April 26, 2021: Pinckneyville, Sheridan, Big Muddy River, Pontiac, Shawnee, Vienna, Hill, Lawrence, Illinois River, Robinson, and Vandalia Correctional Centers; Joliet Treatment Center; Peoria ATC; Kewanee and Murphysboro Life Skills Re-Entry Centers
May 3, 2021: Southwestern Illinois, Decatur, Logan, Lincoln, Western Illinois, Danville, and Menard Correctional Centers
“Maintaining family connection is a vital component of an incarcerated person’s mental and emotional well-being,” said IDOC Acting Director Rob Jeffreys. “Because of the aggressive measures the Department has taken to mitigate COVID-19 within our facilities, IDOC is one of the few correctional systems in the nation now reopening to visitors.”
Everyone who enters an IDOC correctional facility is symptom screened, temperature checked, and provided a surgical mask. Plexi-glass barriers have been installed on visiting tables, which are spaced apart to allow for proper social distancing. Visiting rooms and restrooms are deep cleaned between visits. IDOC is utilizing an online system to schedule visits and limit the number of visitors permitted at one time. More information on the resumption of in-person visitation is available on the Department’s website.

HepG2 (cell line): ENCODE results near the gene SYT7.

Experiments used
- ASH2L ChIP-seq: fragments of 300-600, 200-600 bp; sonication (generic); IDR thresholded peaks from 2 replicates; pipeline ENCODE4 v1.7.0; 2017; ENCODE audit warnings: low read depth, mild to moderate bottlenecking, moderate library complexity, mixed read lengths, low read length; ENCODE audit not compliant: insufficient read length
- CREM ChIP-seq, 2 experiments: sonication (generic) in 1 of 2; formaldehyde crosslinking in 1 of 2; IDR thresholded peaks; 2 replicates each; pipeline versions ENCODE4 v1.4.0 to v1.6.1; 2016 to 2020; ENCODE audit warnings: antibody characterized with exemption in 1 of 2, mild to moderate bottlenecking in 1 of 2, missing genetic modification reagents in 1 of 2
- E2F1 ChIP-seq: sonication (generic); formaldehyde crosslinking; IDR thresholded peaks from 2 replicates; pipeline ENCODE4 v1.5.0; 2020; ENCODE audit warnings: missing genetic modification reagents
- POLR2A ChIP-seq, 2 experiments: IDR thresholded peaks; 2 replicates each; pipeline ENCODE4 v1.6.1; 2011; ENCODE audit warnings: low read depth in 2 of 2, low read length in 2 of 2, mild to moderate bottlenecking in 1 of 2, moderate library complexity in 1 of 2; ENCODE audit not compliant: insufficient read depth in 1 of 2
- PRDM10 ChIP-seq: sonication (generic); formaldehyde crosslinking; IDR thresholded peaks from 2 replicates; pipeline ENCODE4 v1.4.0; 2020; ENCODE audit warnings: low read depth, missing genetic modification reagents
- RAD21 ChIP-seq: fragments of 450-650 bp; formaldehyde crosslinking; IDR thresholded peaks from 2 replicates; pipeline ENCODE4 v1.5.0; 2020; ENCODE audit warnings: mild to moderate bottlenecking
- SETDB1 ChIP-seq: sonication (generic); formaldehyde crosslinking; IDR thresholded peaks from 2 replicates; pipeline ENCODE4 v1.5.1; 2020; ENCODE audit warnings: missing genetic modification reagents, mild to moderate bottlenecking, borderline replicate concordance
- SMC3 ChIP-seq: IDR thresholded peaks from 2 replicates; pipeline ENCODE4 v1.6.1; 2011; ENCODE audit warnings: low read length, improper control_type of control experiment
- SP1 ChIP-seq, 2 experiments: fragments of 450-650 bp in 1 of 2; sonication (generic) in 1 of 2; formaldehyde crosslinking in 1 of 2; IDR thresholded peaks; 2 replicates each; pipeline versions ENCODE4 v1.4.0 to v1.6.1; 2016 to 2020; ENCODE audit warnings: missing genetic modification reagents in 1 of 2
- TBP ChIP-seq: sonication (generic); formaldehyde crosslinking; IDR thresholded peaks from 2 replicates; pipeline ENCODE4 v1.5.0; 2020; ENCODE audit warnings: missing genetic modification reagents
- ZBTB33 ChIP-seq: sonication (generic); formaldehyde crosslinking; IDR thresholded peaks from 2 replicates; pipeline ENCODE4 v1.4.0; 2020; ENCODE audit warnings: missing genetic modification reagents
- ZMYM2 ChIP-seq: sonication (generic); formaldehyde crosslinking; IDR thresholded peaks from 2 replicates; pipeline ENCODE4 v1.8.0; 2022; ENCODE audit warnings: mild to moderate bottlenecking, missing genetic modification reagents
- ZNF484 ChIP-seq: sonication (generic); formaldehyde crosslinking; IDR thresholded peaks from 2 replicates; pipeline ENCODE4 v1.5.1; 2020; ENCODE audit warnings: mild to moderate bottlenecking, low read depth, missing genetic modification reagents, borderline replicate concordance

Hotels in Illinois suffered 80% revenue losses during “devastating” pandemic closures, and occupancy rates and the price of hotel rooms lag behind rivals in other states where restrictions have been lifted, an industry lobbyist said.
“We’ve already lost business to states like Florida, Indiana, Wisconsin, Missouri, that have been opened up quicker,” Michael Jacobson, president & CEO of the Illinois Hotel & Lodging Association, said on Capitol Connection. “Illinois is certainly lagging. And many states that have had these restrictions in place are definitely lagging compared to states that have reopened quicker.”